- food insecurity and hardship in many homes
- whānau distress and instability, which impacted on learner wellbeing and behaviour
- some whānau unable to stay in areas with high housing costs without employment.
Alongside the challenges there were three positive developments reported by schools:
Two-thirds of school leaders told ERO that they intended to retain some elements of distance learning and the use of digital technology in their curriculum. Many leaders had recognised elements of digitally-enabled learning that had been beneficial for learner engagement during lockdown and wanted to build on this. Some leaders also saw that continued online learning would help prepare them for any future lockdowns. To support this focus, many leaders reported that they intended to access professional learning and development for teachers.
Engagement with parents and whānau
A third of school leaders reported that they wanted to build on the improved communication and relationships with learners and whānau. Some whānau who had been more difficult to contact in the past were now in more frequent and fruitful communication with them. Some schools had developed closer relationships with local iwi and marae, which they were seeking to maintain.
Nearly a third of school leaders wanted to continue with greater flexibility in scheduling – for example, staggered start, finish and break times for different groups of students. A quarter of school leaders reported that they were looking to work deliberately with students to enhance self-directed learning and their time management. They saw this as a way of encouraging resilience and independence, and that it was enabled by greater integration of digital technology within students’ learning.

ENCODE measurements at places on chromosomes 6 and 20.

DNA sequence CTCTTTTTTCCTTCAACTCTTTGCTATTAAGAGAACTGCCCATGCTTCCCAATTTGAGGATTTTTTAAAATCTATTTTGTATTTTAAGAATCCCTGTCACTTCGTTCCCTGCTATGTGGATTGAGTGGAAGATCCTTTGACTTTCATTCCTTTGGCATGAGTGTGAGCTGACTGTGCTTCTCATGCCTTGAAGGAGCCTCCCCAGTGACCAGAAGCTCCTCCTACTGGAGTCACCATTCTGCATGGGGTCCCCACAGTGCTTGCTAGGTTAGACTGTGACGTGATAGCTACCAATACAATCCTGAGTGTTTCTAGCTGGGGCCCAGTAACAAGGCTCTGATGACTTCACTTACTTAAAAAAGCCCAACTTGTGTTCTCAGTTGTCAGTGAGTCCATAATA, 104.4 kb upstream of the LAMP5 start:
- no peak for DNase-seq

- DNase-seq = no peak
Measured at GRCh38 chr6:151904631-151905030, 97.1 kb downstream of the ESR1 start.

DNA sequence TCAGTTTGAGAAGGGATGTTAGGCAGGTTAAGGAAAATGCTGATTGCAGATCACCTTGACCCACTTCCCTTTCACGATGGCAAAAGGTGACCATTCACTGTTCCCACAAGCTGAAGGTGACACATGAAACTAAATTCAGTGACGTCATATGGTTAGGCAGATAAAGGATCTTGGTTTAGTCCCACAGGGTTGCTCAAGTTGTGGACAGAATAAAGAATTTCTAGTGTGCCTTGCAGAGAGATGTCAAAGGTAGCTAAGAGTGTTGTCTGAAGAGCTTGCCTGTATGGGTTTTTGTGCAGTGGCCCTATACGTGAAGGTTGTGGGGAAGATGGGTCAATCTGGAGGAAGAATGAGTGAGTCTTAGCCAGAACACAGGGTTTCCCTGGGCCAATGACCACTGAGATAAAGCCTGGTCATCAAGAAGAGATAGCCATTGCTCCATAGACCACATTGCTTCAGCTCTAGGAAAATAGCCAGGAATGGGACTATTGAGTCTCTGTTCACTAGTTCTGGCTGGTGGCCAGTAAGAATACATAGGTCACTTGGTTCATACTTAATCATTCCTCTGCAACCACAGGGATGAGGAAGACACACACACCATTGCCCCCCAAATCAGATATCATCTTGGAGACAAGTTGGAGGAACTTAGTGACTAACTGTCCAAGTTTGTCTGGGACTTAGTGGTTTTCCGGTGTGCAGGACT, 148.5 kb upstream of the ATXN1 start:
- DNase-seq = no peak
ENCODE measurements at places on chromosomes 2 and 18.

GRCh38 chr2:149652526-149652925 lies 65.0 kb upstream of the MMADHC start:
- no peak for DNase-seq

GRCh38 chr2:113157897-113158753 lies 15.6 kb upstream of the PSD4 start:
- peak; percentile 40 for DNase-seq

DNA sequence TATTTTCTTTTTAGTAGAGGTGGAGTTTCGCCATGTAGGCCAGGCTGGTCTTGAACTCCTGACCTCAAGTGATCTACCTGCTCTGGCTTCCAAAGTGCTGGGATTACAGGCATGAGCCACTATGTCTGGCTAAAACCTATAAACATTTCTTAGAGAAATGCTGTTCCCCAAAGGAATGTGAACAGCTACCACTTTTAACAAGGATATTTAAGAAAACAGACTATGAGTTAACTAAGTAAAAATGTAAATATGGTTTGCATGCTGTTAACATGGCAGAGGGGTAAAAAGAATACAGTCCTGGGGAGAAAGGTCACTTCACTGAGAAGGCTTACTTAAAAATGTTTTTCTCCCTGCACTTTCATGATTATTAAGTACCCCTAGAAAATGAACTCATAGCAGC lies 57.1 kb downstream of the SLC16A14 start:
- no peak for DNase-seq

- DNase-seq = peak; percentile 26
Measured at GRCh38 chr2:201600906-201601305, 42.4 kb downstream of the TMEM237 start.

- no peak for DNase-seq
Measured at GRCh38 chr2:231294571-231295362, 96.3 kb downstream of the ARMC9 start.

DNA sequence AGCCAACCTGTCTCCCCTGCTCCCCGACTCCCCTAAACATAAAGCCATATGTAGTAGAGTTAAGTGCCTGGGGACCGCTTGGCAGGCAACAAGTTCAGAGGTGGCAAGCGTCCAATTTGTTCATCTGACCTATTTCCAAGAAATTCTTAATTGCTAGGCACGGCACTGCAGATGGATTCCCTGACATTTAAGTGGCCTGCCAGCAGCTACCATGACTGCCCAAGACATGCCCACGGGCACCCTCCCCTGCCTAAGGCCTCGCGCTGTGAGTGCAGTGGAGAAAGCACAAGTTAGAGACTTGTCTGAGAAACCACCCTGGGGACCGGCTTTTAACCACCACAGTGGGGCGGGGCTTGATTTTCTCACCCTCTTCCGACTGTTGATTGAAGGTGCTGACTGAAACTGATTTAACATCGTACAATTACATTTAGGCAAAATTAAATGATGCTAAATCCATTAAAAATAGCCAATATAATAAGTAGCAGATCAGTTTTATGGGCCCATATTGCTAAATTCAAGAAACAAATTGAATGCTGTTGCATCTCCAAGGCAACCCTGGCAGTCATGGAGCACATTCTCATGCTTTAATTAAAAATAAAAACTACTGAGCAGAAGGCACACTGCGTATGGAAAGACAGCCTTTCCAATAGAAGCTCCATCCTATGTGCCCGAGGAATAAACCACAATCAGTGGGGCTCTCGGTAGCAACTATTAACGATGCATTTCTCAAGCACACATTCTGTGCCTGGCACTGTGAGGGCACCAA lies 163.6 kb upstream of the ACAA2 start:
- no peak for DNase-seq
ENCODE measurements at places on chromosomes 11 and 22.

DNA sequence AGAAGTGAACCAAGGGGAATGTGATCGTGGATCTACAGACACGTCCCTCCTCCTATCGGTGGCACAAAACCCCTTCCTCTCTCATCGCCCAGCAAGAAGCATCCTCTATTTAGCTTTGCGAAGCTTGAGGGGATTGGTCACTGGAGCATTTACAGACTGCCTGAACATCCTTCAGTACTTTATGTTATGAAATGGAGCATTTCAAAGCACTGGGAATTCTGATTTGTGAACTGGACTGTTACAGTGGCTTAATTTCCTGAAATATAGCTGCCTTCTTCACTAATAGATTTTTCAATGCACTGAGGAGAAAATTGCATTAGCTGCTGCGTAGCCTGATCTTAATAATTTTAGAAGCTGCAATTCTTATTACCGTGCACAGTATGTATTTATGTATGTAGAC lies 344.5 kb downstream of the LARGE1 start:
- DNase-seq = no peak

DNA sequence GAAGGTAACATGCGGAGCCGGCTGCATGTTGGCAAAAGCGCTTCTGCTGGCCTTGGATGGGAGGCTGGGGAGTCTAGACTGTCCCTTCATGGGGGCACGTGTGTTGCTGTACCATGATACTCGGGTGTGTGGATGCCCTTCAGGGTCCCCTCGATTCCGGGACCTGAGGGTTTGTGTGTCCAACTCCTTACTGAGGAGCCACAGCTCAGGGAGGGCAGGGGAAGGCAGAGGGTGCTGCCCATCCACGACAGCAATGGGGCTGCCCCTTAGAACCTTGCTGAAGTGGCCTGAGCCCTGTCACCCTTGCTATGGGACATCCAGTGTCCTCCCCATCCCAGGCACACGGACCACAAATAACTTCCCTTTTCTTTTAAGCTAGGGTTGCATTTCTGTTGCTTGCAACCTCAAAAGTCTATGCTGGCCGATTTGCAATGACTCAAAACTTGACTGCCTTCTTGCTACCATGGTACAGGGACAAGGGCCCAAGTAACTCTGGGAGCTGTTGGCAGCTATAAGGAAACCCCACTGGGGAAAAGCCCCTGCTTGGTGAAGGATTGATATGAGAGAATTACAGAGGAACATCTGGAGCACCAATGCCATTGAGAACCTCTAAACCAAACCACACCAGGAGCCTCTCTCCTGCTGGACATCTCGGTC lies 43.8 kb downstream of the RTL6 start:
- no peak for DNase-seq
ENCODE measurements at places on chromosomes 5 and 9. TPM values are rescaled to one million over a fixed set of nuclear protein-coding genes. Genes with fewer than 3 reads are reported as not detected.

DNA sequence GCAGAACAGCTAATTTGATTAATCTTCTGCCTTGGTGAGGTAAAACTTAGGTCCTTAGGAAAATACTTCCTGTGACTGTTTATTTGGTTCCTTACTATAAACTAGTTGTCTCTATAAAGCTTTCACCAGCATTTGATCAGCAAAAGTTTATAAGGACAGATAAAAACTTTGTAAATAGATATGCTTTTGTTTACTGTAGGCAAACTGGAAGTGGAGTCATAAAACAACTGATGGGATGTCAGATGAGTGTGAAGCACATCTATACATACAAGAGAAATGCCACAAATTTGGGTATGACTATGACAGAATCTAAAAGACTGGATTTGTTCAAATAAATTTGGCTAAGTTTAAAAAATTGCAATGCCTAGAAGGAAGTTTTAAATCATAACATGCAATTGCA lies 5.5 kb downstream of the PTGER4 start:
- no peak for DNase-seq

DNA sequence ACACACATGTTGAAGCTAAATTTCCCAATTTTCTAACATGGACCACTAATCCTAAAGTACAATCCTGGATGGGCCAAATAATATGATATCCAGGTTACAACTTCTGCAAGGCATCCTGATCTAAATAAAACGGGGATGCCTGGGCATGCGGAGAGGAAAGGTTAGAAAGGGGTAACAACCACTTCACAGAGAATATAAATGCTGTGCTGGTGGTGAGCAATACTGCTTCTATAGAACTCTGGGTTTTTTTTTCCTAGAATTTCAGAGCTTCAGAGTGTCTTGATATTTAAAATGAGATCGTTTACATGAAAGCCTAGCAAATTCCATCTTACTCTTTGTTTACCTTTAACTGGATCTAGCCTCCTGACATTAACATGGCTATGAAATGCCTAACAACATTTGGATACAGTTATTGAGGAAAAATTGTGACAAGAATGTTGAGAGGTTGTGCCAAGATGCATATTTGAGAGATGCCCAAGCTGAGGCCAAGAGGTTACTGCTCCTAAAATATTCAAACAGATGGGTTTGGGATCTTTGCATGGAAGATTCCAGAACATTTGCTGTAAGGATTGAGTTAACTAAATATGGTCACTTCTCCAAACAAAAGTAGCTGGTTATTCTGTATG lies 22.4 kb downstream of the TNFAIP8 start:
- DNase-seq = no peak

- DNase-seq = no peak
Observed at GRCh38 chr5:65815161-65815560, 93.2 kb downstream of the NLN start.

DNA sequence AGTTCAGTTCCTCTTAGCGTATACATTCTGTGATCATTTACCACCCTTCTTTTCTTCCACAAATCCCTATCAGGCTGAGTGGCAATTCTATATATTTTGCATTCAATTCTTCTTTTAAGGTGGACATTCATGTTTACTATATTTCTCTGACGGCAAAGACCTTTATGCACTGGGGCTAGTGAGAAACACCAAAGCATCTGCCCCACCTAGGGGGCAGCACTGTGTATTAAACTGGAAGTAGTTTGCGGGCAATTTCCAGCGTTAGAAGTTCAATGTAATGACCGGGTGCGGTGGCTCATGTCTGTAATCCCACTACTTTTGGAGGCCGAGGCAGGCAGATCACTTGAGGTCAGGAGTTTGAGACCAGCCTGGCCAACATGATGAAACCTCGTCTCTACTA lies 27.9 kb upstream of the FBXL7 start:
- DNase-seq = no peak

These are the initial findings, and further analysis of interviews is underway that will refine these findings. Early implications are:
To support services and schools we may need to:
- ensure enough support is in place for principals, in particular first time, new or isolated principals
- closely monitor the impacts on early childhood education attendance once the wage subsidy expires, particularly in areas economically impacted by Covid-19
- work with the early years sector on how to ensure access to qualified relieving teachers given the increase in sick leave due to Covid-19
- closely monitor schools’ financial pressures. The Government’s decision to bridge the funding gap for those schools who have lost revenue from international enrolments will have helped, but other pressures such as those relating to reduced fundraising capacity may continue to impact schools
- support the increased use of digital technology.
To support learners and whānau we may need to: